Most Illinoisans have certainly had enough of the status quo — they're desperate for a better way to do the public's business.

It has long been our view that just raising taxes is insufficient to right the ship of state. If it was, the dramatic 67 percent state income tax increase of 2011 would have saved the day.

But that tax hike — Madigan's solution then as it is now — solved nothing. That's why it's our view that  Rauner would be making a mistake by acceding to Madigan's tax hike proposal without gaining needed reforms in exchange. He has proposed changes to the state's workers' compensation plan, offered to back Democratic Senate President John Cullerton's pension reform legislation and asked that local governments be given more flexibility in negotiating with unions to control costs.

Those changes could help make a positive difference in restoring Illinois' weak economy to good health.

It would be easy now for Rauner to simply throw up his hands and cave in to Madigan's demands. The Chicago Democrat is tough as nails in the pursuit of his political goals.

But it would solve nothing. Rauner didn't run for governor to preside over Illinois' continuing decline. That's why this battle — obnoxious and unpalatable though it is — will likely resume when the truce expires after the November election.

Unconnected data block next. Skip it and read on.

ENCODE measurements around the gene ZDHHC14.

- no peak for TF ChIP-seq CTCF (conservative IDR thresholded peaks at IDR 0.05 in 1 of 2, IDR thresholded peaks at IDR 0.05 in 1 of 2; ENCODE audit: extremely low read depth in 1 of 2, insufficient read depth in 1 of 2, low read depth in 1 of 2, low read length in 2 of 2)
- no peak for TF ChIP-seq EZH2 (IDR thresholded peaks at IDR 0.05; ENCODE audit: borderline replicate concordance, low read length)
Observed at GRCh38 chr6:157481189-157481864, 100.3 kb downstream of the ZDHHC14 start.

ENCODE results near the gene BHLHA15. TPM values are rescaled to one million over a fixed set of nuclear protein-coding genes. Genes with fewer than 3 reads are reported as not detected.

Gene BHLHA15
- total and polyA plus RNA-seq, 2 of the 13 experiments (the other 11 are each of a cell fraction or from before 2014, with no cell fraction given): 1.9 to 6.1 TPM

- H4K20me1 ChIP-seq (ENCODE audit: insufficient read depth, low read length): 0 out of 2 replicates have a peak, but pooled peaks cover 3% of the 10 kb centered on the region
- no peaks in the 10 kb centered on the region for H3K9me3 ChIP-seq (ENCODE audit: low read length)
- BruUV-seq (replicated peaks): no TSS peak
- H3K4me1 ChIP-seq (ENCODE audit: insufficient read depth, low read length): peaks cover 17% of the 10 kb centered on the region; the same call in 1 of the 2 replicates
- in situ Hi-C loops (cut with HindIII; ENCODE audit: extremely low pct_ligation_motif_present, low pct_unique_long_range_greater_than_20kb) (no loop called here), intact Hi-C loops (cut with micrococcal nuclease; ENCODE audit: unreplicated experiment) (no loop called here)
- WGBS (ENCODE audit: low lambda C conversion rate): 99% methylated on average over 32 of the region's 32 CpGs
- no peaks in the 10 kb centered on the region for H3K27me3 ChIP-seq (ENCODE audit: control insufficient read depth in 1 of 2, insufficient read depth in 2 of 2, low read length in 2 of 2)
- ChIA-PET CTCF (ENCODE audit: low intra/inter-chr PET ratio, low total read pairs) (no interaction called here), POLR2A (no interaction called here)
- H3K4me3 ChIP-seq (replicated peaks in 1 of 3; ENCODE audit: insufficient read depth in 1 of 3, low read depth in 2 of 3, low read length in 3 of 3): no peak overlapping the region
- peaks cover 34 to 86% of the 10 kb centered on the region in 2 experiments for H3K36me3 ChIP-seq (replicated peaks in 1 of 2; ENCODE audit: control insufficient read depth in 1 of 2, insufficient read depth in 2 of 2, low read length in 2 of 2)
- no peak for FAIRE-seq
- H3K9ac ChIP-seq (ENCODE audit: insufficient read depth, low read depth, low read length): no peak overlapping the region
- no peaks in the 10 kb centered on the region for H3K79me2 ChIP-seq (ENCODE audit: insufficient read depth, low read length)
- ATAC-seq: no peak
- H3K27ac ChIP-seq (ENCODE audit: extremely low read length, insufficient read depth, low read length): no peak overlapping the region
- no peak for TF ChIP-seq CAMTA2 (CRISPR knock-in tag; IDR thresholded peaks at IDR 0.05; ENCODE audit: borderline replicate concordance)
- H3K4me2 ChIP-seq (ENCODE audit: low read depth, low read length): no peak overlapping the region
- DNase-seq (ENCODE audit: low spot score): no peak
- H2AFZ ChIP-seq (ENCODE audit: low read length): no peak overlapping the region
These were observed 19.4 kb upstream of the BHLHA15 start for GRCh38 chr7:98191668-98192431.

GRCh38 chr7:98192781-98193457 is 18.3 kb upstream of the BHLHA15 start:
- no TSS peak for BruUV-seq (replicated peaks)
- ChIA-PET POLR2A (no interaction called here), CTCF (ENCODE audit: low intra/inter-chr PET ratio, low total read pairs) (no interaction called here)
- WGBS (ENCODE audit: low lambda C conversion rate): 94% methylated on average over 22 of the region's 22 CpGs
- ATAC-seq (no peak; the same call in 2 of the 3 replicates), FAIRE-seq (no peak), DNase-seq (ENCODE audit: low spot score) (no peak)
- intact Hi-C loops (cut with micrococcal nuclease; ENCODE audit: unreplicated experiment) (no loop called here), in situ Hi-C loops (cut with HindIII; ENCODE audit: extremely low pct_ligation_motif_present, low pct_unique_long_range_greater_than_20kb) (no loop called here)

Sections (2):Editorials, Opinion

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Joe Melugins wrote on June 29, 2016 at 8:06 am

Governor Rauner nor the News Gazette have ever offered any figures on exactly how much Rauner's non-bugetary turnaround agenda will aid Illinois' budget problems.  Until Rauner or the News Gazette can provide such verifiable figures, Rauner's turnaround agenda is all idle speculation.  Rauner's turnaround agenda's ultimate goal is to bust unions, and aid the wealthy. 

ratiocination wrote on June 29, 2016 at 9:06 am

Today about a dozen Illinois newspapers coordinated on front-page editorials that call for an end to the stand-off. Not the News-Gazette, which continues to support a far-right governor whose term in office has done catastrophic damage to the University of Illinois and the Champaign-Urbana community.

Worst newspaper in the state.

http://capitolfax.com/2016/06/29/a-little-late/

JohnnyPD wrote on June 29, 2016 at 9:06 am

What a load of baloney. First of all, the 2011 tax hike reduced our backlog of bills from $8 billion to $4 billion and helped us make timely pension payments. Now our backlog of bills has exploded and we aren't making timely pension payments. Sounds like a far cry from "solved nothing." 

The statement "Madigan desperately wants tax increases to maintain the political status quo" is completely nonsensical. What does it even mean? The status quo is and has been an exploding backlog of bills and mounting pension obligations. If there's a plan to balance the budget and pay down the debt while making timely pension payments, nobody in the brain trust has bothered to show us lowly peon voters. 

Since the governor doesn't seem capable of answering this question, perhaps the news-gazette can help him carry his water, since they're doing such a nice job here. What are the benefits of enacting his Turnaround Agenda demands? How does it help us? By how much? What are the material impacts? Are they worth adding $33 million in debt per day? 

JohnnyPD wrote on June 29, 2016 at 9:06 am